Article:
With no previous races to gauge form and with this being the first time the Castrol Toyota Racing Series cars have ever competed on Hampton Downs’ long 4km international circuit, picking a winner is tricky to say the least.
For big names likely to shine look no further than Shane van Gisbergen and André Heimgartner. Shane is the current Bathurst champion, a former V8 Supercar champ, 2007 TRS Championship runner up and a driver who really is at the top of his game. He’s fast in literally anything he has driven and is guaranteed to be in the mix as the weekend progresses.
Heimgartner too is as sharp as a razor and was immediately quick when he tested the Toyota FT60 for the first time. This is his first NZGP and he is highly motivated to win before returning to Australia. Murphy – another former GP winner – might be one of the older drivers in the field but he’ll still be fast.
Fitness over the 28 laps might be his biggest challenge, but he’s been working on that and has done several tests and longer runs in the FT60 around Hampton. All of that will help with his endurance.
Two time Grand Prix winner Dan Gaunt, former A1GP NZ racer Chris van der Drift, Tom Alexander and former TRS racers Chris Vlok and the Leitch brothers Brendon and Damon could all excel. All are fast, skilled and accomplished racers who know how to win. Each and every one of those six are stepping into their cars this weekend with the full intention of being at the sharp end of the grid.
Van der Drift is sponsored by legendary Kiwi racing team Tasman Motorsports in what is another fascinating aspect of the weekend. Winning the New Zealand Grand Prix is a bucket list item for Tasman’s Steve and Christine Horne to list alongside their Indy 500 and many Indycar victories, and you can bet theirs will be a well-drilled, highly motivated assault on the GP title.
Then there’s the young guns. Every year the Castrol TRS attracts the top young single seater talent in the world and that includes the top Kiwis. This year is no different. Kaleb Ngatoa, Matthew Payne, Billy Frazer, Peter Vodanovich, Josh Bethune and Conrad Clark have all won in their respective racing categories ahead of their TRS debuts.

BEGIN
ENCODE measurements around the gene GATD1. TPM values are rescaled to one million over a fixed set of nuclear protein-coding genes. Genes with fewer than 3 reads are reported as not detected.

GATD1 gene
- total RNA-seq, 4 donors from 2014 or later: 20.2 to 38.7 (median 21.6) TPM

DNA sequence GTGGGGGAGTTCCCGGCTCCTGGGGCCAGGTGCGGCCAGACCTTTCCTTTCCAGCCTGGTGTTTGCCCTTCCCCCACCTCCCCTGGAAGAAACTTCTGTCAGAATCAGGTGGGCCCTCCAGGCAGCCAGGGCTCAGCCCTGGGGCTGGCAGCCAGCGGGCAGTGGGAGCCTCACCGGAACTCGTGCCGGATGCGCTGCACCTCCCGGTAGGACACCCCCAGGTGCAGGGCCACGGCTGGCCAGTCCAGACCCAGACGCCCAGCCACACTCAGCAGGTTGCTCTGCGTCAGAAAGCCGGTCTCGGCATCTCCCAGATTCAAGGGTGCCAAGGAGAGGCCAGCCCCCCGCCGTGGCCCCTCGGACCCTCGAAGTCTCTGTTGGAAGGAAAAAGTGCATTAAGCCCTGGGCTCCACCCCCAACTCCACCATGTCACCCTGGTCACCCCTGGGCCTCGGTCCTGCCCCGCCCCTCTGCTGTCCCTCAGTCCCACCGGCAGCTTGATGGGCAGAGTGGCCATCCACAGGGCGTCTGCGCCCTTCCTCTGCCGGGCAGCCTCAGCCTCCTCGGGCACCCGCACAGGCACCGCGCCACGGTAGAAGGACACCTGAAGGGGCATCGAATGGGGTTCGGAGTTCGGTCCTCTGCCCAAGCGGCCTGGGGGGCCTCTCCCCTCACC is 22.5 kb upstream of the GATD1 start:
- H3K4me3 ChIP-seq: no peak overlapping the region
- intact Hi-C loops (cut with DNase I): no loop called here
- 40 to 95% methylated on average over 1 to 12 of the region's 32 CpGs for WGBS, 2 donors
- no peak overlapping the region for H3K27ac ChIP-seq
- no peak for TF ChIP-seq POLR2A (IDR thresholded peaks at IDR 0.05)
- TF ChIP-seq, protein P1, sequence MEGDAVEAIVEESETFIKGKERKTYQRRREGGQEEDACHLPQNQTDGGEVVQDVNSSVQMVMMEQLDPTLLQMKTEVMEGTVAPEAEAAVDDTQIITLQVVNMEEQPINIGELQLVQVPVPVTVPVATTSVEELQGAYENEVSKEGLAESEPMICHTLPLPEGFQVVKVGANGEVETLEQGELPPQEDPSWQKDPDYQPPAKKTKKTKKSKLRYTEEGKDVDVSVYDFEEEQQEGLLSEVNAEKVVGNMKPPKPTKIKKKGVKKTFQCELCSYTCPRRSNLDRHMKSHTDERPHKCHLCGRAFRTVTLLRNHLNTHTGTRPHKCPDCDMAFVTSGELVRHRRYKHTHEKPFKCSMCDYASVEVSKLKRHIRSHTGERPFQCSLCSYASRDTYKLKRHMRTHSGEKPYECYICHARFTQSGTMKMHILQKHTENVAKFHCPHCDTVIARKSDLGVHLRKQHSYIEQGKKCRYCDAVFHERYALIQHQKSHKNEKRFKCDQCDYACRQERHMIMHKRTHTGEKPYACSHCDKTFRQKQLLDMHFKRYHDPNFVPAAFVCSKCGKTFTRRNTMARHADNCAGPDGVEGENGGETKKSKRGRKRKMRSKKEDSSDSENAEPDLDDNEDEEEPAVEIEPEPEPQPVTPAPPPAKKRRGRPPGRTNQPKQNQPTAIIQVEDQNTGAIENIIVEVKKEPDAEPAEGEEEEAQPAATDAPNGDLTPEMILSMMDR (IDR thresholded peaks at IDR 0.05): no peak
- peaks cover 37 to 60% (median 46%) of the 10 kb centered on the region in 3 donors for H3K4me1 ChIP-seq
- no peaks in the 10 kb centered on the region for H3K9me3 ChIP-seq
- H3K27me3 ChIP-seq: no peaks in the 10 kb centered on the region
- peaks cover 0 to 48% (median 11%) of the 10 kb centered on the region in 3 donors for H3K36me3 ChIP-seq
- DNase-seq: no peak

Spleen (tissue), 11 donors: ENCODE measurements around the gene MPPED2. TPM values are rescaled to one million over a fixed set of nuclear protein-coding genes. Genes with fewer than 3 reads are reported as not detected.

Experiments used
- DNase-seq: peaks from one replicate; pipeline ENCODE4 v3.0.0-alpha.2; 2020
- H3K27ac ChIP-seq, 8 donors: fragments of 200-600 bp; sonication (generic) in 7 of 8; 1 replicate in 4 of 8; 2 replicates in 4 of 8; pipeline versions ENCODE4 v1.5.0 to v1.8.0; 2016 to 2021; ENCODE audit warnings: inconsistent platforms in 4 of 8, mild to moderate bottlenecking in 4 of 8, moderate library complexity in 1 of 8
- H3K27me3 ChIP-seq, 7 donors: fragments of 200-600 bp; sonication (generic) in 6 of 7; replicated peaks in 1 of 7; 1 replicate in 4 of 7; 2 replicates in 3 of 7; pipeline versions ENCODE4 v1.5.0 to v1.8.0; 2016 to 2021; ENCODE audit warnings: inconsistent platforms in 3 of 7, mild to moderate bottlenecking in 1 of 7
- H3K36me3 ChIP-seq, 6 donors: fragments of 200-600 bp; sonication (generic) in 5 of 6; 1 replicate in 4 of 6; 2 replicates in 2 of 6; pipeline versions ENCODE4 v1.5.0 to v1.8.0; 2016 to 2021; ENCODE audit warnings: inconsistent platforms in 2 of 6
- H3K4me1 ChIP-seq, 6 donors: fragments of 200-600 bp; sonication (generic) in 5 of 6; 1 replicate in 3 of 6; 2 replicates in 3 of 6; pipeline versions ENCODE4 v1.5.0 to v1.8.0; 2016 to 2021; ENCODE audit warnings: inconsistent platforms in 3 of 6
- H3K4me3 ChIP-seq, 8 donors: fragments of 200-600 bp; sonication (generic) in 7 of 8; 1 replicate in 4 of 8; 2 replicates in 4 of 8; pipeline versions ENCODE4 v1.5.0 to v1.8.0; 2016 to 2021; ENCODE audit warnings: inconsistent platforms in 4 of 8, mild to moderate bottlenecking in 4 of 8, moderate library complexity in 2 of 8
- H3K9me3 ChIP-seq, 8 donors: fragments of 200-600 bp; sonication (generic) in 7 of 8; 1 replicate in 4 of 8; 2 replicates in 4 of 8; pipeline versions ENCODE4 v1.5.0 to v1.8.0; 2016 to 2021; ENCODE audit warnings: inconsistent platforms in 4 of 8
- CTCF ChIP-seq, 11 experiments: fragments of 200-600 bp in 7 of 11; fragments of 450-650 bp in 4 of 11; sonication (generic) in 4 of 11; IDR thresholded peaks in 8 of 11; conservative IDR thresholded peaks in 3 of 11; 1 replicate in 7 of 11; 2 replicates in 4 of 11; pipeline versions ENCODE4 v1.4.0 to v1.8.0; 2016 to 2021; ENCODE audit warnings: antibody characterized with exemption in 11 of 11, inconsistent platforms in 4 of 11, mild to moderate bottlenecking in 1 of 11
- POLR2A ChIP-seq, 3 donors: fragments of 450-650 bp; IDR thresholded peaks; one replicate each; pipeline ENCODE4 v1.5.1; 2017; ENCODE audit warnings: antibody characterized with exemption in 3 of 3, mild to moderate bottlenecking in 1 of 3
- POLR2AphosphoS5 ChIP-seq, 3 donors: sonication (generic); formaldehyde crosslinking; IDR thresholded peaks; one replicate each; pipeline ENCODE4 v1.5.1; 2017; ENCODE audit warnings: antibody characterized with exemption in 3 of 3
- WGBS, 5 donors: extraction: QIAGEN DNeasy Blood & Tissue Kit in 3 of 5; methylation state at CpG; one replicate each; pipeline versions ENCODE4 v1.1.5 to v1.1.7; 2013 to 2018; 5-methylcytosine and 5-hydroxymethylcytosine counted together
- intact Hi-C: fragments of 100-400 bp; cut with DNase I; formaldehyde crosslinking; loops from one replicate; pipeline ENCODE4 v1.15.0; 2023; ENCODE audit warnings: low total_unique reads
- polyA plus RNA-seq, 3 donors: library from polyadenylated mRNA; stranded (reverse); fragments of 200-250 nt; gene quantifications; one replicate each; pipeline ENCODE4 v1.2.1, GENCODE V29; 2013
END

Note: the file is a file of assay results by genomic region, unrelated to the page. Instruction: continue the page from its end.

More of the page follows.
Most, if not all of these young up and coming racers would have probably been in the Castrol TRS series this year anyway had there not been the COVID-19 factor. All would have been gunning for success in a quality international field. Like their rivals and peers, they all know how to win races and championships and can be expected to have race-winning pace when the weekend gets underway.
As for a favourite? It genuinely could be any one of the 16 runners who adds his name to this most prestigious of prizes at the end of 28 laps on Sunday. But the major winner in these challenging times is the event and as Murphy explained, this is a unique sporting occasion for New Zealand and world motorsport fans.
“I’m in not because I thought I could win the event,” he said. “I grew up with single-seater racing and the New Zealand Grand Prix means so much.
“We need to realise how prestigious this event is not only in New Zealand but on the world stage. I want to support that and we have some great milestones with Kenny Smith’s 50th start; that really is something to celebrate.
“I’m honoured to have the opportunity to be a part of it, to support it and put my weight behind it and to help make people realise just how important an event this is. And for this particular Grand Prix, you could say as Kiwis it’s the strongest and most interesting line-up we’ve had maybe since way back in the 80s or 90s.”